A TVNZ journalist at the centre of plagiarism allegations could not have acted alone, according to media commentators, and has been "made a scapegoat and hung out to dry" by the company.
But others say there is no room for "lazy journalism" in the industry and the network's disciplinary action was fair.
In July, Close Up ran a story by Kate Lynch entitled Made in New Zealand. The piece was virtually identical to a report the American network ABC aired in January.
An on-air apology followed and the matter was investigated by TVNZ bosses. As a result, Lynch has reportedly moved from her Close Up role to Tonight.
It is not uncommon for media to "match" and "localise" stories from overseas, but journalists are expected to glean original content for their own versions.
Commentator Dr Brian Edwards said after the similarities were made public that the Close Up story was a frame-for frame, word-for-word duplicate and "at best, it's lazy journalism".
But this week Edwards, who knows Lynch "well" after giving her media training, took to his blog saying she had been made a scapegoat for a failure of oversight by TVNZ.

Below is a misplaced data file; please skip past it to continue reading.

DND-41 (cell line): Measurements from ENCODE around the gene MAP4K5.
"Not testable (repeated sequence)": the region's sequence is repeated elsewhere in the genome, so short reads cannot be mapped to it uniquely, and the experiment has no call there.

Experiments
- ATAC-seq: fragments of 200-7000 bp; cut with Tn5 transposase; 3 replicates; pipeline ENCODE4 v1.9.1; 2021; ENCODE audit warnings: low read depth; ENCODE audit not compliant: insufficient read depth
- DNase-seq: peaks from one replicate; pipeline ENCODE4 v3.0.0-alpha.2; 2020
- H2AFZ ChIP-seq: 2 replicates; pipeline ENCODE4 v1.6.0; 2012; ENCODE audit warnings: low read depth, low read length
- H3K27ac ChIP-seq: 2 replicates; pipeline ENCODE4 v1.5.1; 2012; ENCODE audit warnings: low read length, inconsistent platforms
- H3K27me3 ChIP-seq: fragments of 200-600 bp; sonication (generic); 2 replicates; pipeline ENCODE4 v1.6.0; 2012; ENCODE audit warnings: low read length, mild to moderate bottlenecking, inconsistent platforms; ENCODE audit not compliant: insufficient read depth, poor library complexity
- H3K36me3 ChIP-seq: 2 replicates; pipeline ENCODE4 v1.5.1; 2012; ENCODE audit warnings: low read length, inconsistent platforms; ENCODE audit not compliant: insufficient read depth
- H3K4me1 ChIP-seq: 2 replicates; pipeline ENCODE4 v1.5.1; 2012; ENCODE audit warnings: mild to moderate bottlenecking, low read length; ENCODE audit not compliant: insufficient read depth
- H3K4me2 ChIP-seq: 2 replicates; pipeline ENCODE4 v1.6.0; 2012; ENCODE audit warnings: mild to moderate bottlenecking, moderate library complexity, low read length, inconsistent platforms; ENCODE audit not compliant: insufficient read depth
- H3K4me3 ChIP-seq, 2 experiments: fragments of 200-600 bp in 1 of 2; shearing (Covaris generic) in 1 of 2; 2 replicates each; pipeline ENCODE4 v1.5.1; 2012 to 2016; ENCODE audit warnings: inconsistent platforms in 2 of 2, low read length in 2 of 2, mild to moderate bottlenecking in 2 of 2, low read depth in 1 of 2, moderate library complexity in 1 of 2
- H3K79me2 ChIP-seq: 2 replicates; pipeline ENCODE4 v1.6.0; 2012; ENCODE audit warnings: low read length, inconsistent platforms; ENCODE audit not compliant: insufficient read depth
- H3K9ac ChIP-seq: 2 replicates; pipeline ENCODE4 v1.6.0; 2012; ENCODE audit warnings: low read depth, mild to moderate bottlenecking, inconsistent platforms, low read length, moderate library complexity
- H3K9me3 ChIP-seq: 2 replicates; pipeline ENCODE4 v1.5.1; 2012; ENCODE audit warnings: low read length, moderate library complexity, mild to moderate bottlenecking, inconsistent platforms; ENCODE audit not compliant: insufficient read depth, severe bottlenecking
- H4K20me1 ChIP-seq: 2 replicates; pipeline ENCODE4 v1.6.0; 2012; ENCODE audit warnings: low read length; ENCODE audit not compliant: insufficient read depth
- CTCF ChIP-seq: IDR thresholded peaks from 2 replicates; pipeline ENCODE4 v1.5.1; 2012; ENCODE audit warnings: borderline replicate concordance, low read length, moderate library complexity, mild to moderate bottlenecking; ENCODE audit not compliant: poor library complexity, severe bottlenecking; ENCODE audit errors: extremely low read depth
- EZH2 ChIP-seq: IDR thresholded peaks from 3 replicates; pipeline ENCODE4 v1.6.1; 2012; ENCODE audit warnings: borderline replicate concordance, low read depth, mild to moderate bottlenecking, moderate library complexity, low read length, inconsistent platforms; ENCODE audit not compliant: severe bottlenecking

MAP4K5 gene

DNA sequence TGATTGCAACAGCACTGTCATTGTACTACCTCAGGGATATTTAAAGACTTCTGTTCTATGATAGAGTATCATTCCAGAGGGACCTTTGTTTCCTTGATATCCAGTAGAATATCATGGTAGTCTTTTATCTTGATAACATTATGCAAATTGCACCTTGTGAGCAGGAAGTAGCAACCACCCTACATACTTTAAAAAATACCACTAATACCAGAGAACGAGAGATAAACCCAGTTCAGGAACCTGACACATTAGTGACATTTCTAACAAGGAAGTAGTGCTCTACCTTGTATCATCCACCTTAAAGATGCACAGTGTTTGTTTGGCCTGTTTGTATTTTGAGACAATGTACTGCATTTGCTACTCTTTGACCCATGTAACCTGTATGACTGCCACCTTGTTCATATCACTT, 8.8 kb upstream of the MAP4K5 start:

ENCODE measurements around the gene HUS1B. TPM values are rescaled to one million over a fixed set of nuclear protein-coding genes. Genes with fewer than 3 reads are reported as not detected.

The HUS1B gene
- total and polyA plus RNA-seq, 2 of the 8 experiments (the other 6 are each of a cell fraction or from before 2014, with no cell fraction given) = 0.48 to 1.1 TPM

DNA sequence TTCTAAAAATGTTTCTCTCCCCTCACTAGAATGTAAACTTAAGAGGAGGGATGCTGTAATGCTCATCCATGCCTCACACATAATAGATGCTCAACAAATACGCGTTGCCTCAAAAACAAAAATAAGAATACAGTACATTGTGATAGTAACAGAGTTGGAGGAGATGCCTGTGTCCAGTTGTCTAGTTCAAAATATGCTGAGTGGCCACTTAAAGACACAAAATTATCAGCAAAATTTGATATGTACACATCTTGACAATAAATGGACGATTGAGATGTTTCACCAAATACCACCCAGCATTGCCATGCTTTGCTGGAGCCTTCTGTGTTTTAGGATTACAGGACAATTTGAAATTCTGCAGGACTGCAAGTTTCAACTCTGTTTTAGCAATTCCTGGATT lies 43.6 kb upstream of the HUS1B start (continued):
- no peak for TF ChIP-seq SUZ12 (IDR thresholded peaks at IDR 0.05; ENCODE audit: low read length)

Edwards said Lynch's editorial judgment failed her, but he did not believe "for a moment" she acted alone.
"I would be astonished if the programme's producer and director were not shown the rough cut of Lynch's story, were not sent a detailed rundown of the final cut, and had not received a copy of the to-camera and voice-over script. And not a peep from anyone," he wrote.
"What this entire debacle reveals is an appalling lack of oversight at all levels in the organisation. Lynch may have made an error of judgment, but against a background where her employer and her immediate superiors considered what she had done was something she and they were 'perfectly entitled to do' ... And only Lynch has paid the price."
Media trainer and former TV journalist Janet Wilson said Edwards' comments were wrong. "I think that's bollocks. I think it's really clear-cut. If you copy a story, not only word-for-word but frame-for-frame, could you be accused of plagiarism? Yes. I think that's the answer. If I was a news producer, as I have been, and that person was in my employ, I would feel that they were entirely entitled to do what they've done. In fact my view would be, that person should no longer work for the organisation. I think TVNZ have been incredibly fair to allow her to keep her job."
Commentator Jim Tully said it was "extremely difficult" to believe Lynch acted alone, and hoped anyone else involved had been dealt with at an appropriate level.
Yesterday, Lynch did not return calls and TVNZ said it was an employment matter and wouldn't comment.